You are the children of a modern, democratic and open Europe. Credit: Ministry of Environment - European Parliament (distributed via Flickr).
The European Parliament currently has 751 members who belong to one of the eight political groups, at least one of the 20 different committees and represent approximately 500 million people from the 28 EU Member States. The EU Parliament plays an extremely important role in the EU. It oversees the EU budget, launches investigations into specific issues and shares legislative powers with the Council of the EU which means that it can pass, reject and adjust proposals submitted by the EU Commission.
The current parliamentary configuration is often more ambitious than the EU Commission in terms of sustainability, climate targets and funding for science. In November 2018, the Parliament’s Industry, Research and Energy committee called to increase the budget for the EU’s 2021-2027 research and innovation framework programme (Horizon Europe), from the Commission’s proposed €83.5 billion to €120 billion. And ahead of COP24 in 2018, the Parliament voted to increase the EU’s emissions reduction target from 45% to 55% compared to 1990 levels.
However, the current configuration of the EU Parliament is set to change with the upcoming European Parliament Election which will be held from 23–26 May 2019. The European Parliament is the only body of the European Union that is elected directly by EU citizens. Despite this, since the first EU Parliamentary elections in 1979, voter turnout has significantly declined from 62.0% to 43.0% in 2009 and only a slightly higher turnout of 43.1 in 2014 (see Figure 1).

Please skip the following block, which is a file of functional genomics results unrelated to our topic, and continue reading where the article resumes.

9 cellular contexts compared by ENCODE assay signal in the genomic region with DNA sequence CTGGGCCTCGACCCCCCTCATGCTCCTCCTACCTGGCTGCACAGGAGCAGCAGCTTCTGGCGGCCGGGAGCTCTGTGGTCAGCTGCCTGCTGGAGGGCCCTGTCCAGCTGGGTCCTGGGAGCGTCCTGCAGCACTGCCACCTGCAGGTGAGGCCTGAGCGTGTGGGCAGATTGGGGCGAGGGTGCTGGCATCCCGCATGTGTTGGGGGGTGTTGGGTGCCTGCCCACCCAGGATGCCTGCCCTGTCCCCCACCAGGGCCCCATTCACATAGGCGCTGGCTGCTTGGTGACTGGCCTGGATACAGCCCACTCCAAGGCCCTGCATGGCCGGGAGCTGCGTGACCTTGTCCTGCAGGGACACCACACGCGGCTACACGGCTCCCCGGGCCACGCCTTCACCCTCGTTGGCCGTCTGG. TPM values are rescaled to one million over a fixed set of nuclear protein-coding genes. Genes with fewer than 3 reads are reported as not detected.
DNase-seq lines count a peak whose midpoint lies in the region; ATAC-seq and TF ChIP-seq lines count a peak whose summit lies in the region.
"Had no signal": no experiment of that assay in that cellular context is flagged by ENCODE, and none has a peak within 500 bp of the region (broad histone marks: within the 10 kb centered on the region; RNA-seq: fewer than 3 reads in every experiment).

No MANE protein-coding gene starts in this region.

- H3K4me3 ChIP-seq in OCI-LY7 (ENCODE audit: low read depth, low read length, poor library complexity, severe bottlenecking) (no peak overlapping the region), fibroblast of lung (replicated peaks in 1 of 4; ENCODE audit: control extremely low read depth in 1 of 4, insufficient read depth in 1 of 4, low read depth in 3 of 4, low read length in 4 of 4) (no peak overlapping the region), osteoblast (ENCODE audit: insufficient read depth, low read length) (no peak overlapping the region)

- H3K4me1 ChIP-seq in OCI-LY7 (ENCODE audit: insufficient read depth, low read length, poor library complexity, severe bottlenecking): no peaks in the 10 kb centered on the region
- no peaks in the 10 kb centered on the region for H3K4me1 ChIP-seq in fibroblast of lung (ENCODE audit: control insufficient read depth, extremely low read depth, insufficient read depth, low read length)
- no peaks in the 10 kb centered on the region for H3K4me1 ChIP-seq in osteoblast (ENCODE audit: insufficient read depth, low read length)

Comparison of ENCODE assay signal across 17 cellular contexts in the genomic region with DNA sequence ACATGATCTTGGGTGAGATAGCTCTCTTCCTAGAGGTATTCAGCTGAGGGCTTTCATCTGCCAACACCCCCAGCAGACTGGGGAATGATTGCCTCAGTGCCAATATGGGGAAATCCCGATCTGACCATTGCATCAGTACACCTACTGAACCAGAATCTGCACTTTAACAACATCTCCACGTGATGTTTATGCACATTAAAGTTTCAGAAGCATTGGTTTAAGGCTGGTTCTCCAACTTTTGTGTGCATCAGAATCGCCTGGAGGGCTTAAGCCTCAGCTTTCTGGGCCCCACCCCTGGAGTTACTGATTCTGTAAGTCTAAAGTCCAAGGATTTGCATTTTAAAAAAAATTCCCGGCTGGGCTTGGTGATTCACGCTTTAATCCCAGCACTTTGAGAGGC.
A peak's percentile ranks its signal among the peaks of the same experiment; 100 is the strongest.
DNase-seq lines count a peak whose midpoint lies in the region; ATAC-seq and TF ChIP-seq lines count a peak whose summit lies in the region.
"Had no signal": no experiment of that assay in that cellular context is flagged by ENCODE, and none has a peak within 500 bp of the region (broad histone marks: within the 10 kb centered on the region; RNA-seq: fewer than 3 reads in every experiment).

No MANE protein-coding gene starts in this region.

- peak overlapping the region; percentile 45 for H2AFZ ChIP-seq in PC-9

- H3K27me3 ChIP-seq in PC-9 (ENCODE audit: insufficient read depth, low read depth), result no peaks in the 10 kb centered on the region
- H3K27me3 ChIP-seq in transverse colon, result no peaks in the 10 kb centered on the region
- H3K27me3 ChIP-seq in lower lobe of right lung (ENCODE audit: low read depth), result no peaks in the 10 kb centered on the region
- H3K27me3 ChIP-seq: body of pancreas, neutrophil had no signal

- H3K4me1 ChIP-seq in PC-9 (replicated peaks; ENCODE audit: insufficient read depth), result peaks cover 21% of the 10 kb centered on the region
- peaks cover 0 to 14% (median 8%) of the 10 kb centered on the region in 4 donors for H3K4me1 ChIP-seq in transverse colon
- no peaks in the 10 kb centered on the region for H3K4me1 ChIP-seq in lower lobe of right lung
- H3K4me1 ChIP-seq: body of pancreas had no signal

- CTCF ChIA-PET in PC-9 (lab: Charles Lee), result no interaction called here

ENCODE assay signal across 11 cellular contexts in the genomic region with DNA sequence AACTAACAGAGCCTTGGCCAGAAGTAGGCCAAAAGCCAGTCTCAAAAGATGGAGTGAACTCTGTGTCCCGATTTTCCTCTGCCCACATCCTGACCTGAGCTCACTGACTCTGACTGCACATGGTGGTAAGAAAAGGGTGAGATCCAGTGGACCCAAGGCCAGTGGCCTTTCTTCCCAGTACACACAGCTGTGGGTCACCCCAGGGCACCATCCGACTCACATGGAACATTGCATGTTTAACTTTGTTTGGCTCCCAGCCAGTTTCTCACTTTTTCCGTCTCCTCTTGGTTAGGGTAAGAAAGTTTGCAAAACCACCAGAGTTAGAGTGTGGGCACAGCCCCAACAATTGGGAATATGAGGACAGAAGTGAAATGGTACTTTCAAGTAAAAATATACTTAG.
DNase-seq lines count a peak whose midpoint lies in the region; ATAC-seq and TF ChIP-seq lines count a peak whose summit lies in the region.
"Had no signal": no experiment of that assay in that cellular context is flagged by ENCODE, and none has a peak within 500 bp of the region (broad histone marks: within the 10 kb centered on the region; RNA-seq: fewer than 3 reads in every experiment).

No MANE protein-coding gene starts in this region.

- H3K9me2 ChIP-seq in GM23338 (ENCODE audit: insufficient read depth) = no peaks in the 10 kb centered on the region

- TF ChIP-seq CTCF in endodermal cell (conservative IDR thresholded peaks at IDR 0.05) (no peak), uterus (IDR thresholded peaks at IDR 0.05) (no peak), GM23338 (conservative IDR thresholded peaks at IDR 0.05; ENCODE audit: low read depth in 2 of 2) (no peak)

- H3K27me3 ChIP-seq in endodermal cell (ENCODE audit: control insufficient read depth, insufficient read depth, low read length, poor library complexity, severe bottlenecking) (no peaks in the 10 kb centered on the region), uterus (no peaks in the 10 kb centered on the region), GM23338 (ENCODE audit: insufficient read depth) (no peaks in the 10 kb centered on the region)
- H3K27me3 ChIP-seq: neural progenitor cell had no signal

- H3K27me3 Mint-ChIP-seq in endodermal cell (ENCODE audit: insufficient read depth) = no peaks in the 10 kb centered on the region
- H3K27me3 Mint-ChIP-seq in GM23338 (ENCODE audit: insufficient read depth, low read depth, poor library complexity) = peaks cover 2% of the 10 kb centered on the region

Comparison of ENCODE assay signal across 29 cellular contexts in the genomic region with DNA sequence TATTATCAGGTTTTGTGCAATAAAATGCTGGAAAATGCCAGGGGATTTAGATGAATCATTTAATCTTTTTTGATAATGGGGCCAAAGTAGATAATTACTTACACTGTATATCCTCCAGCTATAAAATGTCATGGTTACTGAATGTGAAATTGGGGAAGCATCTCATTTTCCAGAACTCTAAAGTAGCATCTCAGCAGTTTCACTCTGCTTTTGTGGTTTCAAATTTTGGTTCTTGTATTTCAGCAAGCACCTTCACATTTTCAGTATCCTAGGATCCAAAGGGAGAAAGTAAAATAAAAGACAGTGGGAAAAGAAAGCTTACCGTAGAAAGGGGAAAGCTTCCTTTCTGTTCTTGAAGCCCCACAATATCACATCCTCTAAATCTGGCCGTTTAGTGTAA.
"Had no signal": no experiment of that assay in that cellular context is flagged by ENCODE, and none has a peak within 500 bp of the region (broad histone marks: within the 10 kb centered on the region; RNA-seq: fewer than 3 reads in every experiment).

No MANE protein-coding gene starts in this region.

Figure 1: Percentage of EU citizens who voted from the first EU Parliament Election in 1979 until 2014. https://www.statista.com
What do the EU elections decide?
The next European Parliament election will determine who the Members of Parliament (MEPs) will be. There are currently 751 MEPs but this number will be reduced to 705 after the 2019 election as a result of the UK leaving the Union. Each of the soon to be 27 EU Member States (after Brexit) has already been allocated a number of the 705 MEP seats based on the size of their population. The elections in May will decide who, from each Member State, will fill these positions.
The focus and direction of the EU Parliament is dictated by the MEPs elected. Your vote will therefore help dictate the future EU budget, which legislation is passed and what adjustments are made!
Who can vote?
Voting in the European Parliament election is restricted to nationals of EU Member States. Usually, EU nationals are only able to vote for candidates that are standing for elections in their own countries but if you live and are registered in a different EU Member State you can chose to participate in the election of your host country instead. But of course, you can’t vote twice! So, if you are live in a different EU Member State, you will have to decide whether you’d rather vote for a candidate in your host country or your home country.
What about UK citizens?
The UK is scheduled to leave the EU on 29 March 2019 after which UK nationals will no longer have MEPs or the right to vote for them (regardless of where they live).